When the Cold War revved up in the late 1940s, Congress created the CIA to pick up where the OSS had left off. Indeed, in its early years the CIA was led and staffed by scores of OSS veterans. But over the years, the CIA became more like every other government agency—the Commerce Department or the Agriculture Department or what have you. It began to hire young people who joined in hopes of making the CIA their careers. Their objective was to do well, move up through the ranks, and provide their families with a decent income, good health-care coverage and a government pension. To be sure, some truly brilliant analysts did join up. Sometimes they would become so frustrated by the CIA’s culture that they would resign. Others stayed and did their heroic best in a culture that rarely appreciated their contributions and all too often blocked them from rising to positions their talents deserved.
By the time President Reagan took office in 1981, the CIA had become bureaucratic, sclerotic and woefully inadequate to its mission. The man President Reagan chose as his Director of Central Intelligence, William J. Casey, understood the problem. Indeed, during World War II, Casey had been Bill Donovan’s protege, based in London as head of secret operations for the OSS. Casey did two things to solve the problem, of which only the first has received much attention. He strived mightily to improve and reform the CIA itself, and his efforts generated more leaks, lies, smears and congressional inquiries than any of us who worked with Bill Casey care to remember.
And while all this gave the Washington establishment something juicy to blather about at their lunches and dinner parties, Casey did something else that the kibitzers failed to notice and that few people other than President Reagan understood: He created an OSS within the CIA itself. That is, he brought in a small cadre of outsiders to work with him—people whom he could protect from bureaucratic attacks—to get the job done.
As one of those privileged to be among that cadre, let me try to give you a sense of what it was like on the inside. In doing so, please keep in mind that I am talking about the CIA during the Reagan administration, and that was quite some time ago. Nevertheless, it’s clear that, in the years since President Reagan led our country, the CIA has reverted to its pre-Reagan culture. It’s better now than it was before 9/11—especially in operations—but still it falls short of where it needs to be. And again I remind you that the CIA then and now includes many fine people—and a few who are just outstanding. It’s the culture in which they work that’s the problem, and which I am trying to describe.
The most striking feature of the CIA’s analytic culture was its blandness. The secrets were fascinating, of course, but intellectually it was a boring place to work. Most of the analysts simply weren’t as well read as they should have been. For instance, they seemed not to have read much more in history than most college graduates. That may be acceptable for people elsewhere in the government, but not for people on whom the president relies to know what is really going on in the world and to predict the future soon enough so that he can change that future before it happens. They read the Washington Post, the New York Times, Time or Newsweek, perhaps U.S. News & World Report, and occasionally the Economist. I rarely met anyone who readCommentary, National Review, the Wall Street Journal editorial page, or any other cutting-edge publication where the world’s leading thinkers expound their ideas and perceptions about the world. The CIA’s analysts thought that the secret information to which they alone had access made all of that “open-source” insight unimportant.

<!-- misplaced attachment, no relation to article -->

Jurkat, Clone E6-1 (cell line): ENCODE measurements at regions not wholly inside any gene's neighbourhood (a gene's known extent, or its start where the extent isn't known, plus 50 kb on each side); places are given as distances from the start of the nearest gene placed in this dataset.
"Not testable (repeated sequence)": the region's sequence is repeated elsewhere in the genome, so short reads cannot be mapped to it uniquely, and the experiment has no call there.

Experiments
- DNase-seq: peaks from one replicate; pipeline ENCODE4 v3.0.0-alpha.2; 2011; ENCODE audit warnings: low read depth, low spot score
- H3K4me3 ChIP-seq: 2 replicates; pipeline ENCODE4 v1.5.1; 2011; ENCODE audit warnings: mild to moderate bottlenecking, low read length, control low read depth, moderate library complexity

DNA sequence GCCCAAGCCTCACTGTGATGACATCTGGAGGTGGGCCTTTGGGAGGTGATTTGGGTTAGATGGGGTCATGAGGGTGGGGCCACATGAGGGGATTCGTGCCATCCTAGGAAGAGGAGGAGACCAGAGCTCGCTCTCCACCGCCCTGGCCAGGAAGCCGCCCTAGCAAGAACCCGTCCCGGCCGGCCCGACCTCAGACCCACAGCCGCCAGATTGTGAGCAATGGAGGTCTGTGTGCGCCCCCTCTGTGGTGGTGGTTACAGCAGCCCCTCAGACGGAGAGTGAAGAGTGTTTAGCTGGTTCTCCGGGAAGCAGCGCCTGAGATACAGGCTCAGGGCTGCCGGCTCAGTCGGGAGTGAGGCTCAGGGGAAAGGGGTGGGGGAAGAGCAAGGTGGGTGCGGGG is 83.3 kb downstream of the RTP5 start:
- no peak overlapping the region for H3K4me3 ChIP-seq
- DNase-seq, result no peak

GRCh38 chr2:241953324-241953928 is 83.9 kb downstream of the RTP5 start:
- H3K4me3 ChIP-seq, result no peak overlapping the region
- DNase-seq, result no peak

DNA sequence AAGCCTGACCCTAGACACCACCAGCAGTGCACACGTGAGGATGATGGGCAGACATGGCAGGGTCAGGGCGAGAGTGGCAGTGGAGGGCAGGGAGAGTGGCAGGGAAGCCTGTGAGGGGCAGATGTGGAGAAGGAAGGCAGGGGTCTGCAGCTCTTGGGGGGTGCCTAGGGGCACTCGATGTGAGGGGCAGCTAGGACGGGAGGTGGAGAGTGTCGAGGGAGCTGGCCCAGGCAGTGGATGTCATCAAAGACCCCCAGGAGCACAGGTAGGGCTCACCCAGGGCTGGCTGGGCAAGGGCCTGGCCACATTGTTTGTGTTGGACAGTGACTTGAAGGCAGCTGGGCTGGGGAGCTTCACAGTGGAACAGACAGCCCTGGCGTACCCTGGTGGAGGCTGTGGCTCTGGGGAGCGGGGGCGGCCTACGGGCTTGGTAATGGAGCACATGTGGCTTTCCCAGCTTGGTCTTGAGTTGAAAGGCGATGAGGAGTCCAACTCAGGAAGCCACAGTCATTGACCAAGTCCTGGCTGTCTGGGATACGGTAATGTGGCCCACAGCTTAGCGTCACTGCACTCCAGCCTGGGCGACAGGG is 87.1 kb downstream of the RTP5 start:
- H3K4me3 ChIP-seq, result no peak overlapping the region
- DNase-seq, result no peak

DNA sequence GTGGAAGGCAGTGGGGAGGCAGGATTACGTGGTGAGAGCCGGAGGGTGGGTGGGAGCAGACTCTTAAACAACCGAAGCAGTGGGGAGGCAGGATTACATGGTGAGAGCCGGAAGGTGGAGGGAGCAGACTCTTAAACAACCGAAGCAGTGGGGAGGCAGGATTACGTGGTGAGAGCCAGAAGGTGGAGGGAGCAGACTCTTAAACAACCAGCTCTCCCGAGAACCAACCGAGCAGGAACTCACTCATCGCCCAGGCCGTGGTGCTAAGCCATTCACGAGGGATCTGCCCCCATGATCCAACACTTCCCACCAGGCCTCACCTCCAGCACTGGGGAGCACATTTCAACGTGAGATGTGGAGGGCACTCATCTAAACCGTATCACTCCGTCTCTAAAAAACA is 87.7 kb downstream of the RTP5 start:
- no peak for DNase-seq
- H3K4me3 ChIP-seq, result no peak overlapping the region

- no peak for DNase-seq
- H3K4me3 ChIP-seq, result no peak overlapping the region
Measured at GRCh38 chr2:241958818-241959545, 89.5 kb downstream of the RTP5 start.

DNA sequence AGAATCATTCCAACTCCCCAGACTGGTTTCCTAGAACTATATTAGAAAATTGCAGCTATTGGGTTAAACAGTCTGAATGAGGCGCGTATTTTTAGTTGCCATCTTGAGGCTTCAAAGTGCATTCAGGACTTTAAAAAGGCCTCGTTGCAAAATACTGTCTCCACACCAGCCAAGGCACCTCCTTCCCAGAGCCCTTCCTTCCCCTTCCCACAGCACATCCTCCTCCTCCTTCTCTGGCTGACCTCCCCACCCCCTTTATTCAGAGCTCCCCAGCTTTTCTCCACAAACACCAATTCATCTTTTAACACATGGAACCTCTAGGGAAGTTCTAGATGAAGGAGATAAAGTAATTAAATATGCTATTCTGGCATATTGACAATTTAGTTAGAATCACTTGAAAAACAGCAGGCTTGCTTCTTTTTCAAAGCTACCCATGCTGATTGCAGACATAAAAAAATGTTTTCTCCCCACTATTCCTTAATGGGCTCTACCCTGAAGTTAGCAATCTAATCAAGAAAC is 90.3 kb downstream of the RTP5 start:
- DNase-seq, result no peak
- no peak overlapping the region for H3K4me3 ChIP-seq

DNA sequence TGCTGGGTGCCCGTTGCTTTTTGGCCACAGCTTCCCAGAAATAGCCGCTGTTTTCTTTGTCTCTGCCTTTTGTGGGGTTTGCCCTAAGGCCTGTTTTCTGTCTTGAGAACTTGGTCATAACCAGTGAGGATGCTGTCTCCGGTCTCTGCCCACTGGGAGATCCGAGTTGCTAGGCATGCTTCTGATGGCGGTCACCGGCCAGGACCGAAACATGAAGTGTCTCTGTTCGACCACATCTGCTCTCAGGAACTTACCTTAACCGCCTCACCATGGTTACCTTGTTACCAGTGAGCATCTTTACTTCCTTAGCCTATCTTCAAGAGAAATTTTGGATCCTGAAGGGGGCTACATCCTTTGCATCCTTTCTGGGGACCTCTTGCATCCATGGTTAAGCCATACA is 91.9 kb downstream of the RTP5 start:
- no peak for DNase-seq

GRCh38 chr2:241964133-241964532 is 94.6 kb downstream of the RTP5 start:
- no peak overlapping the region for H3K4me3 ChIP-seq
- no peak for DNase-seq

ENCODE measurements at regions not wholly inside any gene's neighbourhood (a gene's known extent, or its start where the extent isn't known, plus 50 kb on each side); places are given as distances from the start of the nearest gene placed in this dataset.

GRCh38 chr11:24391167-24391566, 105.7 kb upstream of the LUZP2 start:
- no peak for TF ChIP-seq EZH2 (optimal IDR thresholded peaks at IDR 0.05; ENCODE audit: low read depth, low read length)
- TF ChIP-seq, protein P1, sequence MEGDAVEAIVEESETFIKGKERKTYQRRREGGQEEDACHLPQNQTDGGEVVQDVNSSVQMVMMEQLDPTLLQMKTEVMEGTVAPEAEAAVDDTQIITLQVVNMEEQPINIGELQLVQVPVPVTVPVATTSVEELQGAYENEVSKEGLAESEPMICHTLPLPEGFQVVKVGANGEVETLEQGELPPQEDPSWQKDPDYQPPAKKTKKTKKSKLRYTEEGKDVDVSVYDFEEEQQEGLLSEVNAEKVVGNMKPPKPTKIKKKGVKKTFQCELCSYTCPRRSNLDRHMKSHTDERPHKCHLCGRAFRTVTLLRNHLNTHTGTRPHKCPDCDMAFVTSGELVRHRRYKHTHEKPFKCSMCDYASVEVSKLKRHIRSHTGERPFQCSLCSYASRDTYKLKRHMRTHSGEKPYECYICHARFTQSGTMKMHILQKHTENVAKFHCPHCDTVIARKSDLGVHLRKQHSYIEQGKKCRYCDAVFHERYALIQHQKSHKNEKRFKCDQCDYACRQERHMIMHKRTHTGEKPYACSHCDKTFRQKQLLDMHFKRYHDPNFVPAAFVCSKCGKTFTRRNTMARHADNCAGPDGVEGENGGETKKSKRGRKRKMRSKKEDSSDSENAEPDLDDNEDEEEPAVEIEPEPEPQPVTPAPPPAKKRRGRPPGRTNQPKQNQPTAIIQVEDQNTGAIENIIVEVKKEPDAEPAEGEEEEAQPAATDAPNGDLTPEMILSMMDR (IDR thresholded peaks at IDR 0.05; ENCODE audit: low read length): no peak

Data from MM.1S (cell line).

In addition, the analysts weren’t as well-connected as they ought to have been. Because they had spent most, if not all, of their careers at the agency (and, in fairness, because of the agency’s stringent rules about talking with outsiders), they hadn’t had the opportunity to meet and get to know people who were forging high-powered careers in business, in the investment community and in politics. As a result, the analysts were cut off from some of the world’s smartest people, from the ideas these people were bringing into the commercial and intellectual marketplaces and, perhaps more importantly, from the information about the world these people were picking up along the way. The CIA’s analysts worked hard—very hard, actually—but all too often they just didn’t have the knowledge or the intellectual firepower you would find at our country’s leading think tanks or university faculties.